Keep Drugs Out of Our Water
Today, nearly everyone in California is worried about water, and rightly
so. Will we have enough to meet our needs in the years to come? But, there
are other important water-related issues we should also be concerned about.
For example, water quality experts and environmental advocates are worried
about what chemicals in prescription drugs and over-the-counter medication
can do to our water supply when they are flushed down the drain or toilet.
This includes any prescription or non-prescription substances intended
to be swallowed, inhaled, injected, applied to the skin or eyes, or otherwise
absorbed by any area of the body.
For more than a decade, we’ve known that flushing unused medications
down the drain or toilet is bad for wildlife and the environment. Wastewater
treatment plants are not designed to remove pharmaceuticals, so drugs
that are flushed away can end up in our lakes, rivers, streams and other
waterways, including San Francisco Bay. Unfortunately, in many communities
there are few places that will take unused medication for safe disposal.
As part of its commitment to a healthy community, Washington Hospital Healthcare
System has made it easier for local residents to help keep drugs out of
our water supply. Through a partnership with the Union Sanitary District,
the System has provided Tri-City area residents with a convenient, safe
and environmentally sound option for disposing of old medications. The
service is free to residents.
“We are very passionate about keeping pharmaceuticals out of the
water supply,” said Paul Kelley, Director of Washington Hospital’s
Biomedical Engineering, the Green initiative and Asset Redeployment. “Since
2008, with the enthusiastic support of Hospital leadership, we’ve
been helping our community dispose of medications properly.”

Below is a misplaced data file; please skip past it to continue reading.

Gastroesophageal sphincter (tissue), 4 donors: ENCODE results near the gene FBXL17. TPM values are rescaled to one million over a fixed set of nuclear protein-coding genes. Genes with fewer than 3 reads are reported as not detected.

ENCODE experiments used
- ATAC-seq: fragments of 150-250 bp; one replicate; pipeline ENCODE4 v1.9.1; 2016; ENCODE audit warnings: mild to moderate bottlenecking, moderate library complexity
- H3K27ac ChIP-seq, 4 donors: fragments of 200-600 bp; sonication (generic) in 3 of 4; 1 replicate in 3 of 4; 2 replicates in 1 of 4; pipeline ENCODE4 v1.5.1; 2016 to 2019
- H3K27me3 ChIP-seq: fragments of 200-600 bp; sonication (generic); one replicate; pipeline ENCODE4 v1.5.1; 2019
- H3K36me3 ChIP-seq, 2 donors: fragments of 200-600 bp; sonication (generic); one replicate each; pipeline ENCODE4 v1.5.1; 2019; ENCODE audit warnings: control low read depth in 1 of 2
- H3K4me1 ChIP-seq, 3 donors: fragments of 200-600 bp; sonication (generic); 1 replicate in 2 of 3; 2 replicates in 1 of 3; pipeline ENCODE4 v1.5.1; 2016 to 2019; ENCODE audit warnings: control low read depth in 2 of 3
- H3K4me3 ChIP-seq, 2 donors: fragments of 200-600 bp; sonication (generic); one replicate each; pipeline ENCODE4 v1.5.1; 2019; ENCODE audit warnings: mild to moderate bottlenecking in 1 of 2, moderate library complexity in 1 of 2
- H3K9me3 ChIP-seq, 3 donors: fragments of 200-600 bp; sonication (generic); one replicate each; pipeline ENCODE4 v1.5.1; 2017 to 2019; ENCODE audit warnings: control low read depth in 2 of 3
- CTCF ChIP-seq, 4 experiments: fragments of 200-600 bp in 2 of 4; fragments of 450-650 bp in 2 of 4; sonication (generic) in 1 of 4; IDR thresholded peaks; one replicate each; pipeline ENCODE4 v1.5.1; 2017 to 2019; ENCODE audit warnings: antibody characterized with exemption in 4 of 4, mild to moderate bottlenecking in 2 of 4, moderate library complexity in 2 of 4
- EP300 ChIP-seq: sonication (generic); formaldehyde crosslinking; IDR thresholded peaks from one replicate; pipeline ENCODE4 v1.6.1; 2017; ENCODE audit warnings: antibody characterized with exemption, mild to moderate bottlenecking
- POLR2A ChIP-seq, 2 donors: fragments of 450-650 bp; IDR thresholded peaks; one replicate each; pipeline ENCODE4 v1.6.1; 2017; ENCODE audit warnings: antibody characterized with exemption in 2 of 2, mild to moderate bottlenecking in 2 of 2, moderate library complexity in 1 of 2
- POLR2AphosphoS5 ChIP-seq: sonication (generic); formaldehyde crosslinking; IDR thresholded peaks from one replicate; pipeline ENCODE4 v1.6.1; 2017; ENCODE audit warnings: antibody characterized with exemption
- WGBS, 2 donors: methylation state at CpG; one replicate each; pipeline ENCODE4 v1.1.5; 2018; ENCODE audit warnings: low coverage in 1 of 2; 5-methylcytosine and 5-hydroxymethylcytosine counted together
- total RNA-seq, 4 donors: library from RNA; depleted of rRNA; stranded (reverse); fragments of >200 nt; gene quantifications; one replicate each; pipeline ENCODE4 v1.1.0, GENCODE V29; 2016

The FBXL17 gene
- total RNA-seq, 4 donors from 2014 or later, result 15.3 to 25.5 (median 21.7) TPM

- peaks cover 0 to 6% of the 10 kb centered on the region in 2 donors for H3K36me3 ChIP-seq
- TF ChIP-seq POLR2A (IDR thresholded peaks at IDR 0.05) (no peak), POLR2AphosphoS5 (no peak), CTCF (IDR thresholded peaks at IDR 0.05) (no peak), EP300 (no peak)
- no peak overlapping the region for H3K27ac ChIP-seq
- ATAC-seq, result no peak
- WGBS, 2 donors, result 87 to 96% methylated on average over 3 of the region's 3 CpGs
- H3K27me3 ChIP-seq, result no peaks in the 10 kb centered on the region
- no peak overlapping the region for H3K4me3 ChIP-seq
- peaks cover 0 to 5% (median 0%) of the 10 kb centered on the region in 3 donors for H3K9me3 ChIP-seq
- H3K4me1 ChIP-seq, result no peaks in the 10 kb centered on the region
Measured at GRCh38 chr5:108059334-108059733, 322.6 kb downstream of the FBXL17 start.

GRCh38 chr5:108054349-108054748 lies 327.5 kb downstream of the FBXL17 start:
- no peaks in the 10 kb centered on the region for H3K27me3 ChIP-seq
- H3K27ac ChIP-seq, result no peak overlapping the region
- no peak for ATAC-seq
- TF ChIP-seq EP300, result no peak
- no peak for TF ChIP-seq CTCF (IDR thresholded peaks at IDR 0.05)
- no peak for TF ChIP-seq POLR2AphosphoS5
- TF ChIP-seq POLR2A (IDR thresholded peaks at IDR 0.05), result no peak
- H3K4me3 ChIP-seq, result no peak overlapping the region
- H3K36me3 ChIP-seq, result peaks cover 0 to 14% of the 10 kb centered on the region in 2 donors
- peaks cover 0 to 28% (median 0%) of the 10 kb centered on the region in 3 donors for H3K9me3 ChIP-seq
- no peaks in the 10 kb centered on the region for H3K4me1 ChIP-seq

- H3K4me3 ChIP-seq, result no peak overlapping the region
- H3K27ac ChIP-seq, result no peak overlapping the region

Washington Hospital has five permanent drop-off sites located throughout
- Washington Hospital, Main Lobby, 2000 Mowry Avenue, Fremont
- Washington Hospital Community Health Resource Library, 2500 Mowry Avenue
(Washington West), Fremont
- Washington Township Medical Foundation (WTMF) at Nakamura Clinic, 33077
Alvarado Niles Road, Union City
- WTMF at Newark, 6236 Thornton Avenue, Newark
- WTMF at Warm Springs, 46690 Mohave Drive, Fremont
When dropping off unused medication, follow these guidelines: If you drop
off pills or capsules, take them out of the container and leave the medication
in the drop-off receptacle. Washington Hospital cannot be responsible
for patient information on the bottle. You can recycle the empty containers
at home as you normally do with glass or plastic. If you have unused cough
medicines, creams or other liquids, leave them in their containers when
you drop them off.
Washington Hospital Healthcare System’s Unused Medication Drop-Off
program collected more than 400 pounds of medication each month in 2014.
Since the program began over six years ago, it has collected over 13,000
pounds of unused medication.
Safe disposal of dropped-off medication is paid for by the Union Sanitary
District, an independent special district that provides wastewater collection,
treatment and disposal services to residents and businesses in the cities
of Fremont, Newark and Union City. Collected medications are picked up
by a service hired to haul the waste away for incineration.
Even trace amounts can be harmful
As chemical analysis technology has improved, scientists have been able
to detect trace amount of pharmaceuticals in our oceans, lakes and waterways.
Studies show exposure to even low levels of drugs affects fish and other
aquatic species by interfering with their growth and reproduction.
The U.S. Geological Survey has been testing the water in 139 streams in
30 states since 2002. It has found that 80 percent contained measurable
concentrations of prescription and non-prescription drugs, steroids and
reproductive hormones. An Associated Press investigation revealed Americans
are flushing away more than 250 million pounds of pills each year.
For more information about Washington Hospital Healthcare System’s
Unused Medication Drop-Off program or its Green Initiative, go to www.whhs.com/green.
For more information about the environmental impact of flushing medications
or for facts about recycling, visit www.earth911.org or www.nodrugsdownthedrain.org.